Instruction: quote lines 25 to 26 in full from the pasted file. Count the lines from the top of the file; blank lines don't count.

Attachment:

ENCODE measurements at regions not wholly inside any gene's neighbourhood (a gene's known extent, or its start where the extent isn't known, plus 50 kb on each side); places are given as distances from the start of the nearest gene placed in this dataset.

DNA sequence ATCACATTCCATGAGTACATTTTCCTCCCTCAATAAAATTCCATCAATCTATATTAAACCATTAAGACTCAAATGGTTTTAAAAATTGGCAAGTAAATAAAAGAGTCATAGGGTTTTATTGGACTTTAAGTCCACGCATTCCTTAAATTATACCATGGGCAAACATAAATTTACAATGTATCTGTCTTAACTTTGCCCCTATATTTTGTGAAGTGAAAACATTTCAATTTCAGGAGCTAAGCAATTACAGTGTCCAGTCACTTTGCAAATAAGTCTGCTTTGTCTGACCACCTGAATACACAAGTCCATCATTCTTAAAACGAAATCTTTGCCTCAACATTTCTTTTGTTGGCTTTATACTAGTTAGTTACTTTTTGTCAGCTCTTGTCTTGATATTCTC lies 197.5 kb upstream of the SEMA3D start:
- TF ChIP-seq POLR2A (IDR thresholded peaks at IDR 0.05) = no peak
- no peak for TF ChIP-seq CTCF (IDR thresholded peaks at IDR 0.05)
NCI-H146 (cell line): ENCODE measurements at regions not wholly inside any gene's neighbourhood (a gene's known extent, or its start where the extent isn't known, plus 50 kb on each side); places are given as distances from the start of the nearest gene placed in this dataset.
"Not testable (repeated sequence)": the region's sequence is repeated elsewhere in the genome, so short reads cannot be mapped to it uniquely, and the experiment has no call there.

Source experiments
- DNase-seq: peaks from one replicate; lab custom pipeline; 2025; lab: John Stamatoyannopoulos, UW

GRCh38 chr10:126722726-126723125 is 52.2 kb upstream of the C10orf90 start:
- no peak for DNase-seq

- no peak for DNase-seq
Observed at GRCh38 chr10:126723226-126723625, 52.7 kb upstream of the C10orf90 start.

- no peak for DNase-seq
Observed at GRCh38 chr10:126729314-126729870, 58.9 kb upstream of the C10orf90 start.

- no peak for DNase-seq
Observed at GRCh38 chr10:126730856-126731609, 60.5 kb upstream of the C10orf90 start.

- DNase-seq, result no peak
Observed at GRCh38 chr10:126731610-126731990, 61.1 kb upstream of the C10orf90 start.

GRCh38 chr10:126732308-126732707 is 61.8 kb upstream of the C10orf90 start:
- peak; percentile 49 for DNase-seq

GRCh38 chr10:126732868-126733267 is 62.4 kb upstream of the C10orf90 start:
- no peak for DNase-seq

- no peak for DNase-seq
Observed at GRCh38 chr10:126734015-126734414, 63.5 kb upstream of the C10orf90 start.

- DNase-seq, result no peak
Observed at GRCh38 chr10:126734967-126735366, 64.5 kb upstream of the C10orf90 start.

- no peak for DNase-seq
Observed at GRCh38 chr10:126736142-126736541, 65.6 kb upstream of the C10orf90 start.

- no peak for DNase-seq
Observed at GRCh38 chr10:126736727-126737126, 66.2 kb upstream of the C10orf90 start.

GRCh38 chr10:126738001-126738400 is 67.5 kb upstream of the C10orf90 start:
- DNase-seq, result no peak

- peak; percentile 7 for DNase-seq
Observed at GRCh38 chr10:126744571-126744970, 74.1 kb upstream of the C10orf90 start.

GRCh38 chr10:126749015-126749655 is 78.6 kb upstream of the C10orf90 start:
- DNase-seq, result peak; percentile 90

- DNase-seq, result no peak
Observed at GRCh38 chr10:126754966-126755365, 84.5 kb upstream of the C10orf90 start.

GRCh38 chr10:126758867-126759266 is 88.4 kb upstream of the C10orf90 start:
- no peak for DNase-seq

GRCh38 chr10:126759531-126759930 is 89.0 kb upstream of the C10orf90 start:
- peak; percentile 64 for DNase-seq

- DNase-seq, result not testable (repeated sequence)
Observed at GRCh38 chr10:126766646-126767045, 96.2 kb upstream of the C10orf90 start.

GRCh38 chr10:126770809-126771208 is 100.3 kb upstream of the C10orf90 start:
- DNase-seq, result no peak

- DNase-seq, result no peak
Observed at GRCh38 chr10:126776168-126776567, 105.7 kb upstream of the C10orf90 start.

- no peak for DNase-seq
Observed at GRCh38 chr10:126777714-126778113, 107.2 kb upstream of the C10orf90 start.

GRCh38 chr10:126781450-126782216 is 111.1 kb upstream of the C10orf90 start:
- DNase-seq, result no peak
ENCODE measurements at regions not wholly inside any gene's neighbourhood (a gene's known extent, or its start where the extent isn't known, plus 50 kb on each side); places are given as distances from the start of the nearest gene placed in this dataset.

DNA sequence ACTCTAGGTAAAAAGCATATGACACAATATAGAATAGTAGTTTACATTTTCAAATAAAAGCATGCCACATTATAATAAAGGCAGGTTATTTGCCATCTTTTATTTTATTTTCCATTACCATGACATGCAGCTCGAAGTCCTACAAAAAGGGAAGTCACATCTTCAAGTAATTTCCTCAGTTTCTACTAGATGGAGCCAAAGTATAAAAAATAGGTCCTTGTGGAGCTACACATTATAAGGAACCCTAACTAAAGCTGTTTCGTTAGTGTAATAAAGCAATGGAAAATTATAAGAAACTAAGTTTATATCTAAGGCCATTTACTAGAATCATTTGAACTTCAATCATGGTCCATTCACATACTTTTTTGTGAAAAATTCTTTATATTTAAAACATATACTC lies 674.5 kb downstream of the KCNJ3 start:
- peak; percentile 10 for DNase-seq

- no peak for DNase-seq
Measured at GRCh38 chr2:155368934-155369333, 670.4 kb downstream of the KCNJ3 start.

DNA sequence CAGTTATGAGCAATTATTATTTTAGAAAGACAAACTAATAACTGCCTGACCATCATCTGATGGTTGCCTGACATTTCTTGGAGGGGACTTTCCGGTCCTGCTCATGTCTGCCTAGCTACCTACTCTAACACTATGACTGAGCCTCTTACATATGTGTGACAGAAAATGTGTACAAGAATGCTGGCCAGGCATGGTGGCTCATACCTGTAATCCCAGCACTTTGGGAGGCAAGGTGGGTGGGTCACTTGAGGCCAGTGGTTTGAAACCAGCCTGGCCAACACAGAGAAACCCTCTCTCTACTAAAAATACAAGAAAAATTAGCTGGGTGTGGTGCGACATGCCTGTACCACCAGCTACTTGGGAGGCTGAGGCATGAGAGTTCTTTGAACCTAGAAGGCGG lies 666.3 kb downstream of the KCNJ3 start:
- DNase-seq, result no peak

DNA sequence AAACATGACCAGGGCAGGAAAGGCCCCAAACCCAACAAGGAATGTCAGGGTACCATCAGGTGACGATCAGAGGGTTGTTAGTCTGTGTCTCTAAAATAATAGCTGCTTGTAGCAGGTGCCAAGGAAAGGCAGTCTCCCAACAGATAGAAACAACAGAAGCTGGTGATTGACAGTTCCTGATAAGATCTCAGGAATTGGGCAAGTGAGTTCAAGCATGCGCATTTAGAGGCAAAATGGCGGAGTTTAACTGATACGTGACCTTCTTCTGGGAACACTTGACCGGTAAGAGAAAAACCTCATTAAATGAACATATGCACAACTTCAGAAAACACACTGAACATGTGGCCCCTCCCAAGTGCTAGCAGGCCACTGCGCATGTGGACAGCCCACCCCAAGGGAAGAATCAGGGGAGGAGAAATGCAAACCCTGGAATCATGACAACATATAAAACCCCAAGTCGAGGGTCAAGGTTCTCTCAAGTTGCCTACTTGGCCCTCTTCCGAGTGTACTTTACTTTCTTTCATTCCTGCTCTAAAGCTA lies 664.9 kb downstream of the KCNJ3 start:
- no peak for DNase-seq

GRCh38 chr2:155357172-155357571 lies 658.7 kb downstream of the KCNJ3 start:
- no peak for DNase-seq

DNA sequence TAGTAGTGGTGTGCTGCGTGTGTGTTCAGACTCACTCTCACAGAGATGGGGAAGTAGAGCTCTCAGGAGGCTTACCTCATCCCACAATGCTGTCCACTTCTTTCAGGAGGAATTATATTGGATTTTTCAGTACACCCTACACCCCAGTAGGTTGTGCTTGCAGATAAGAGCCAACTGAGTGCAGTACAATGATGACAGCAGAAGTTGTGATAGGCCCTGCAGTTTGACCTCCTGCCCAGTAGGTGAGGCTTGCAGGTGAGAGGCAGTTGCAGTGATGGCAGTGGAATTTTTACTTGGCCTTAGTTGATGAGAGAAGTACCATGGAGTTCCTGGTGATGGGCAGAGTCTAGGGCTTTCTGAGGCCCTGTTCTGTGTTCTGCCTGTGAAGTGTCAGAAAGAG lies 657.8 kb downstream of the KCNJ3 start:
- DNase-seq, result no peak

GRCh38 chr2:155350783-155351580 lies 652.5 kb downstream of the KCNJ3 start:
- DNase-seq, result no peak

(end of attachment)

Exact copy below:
- DNase-seq, result no peak
Observed at GRCh38 chr10:126734967-126735366, 64.5 kb upstream of the C10orf90 start.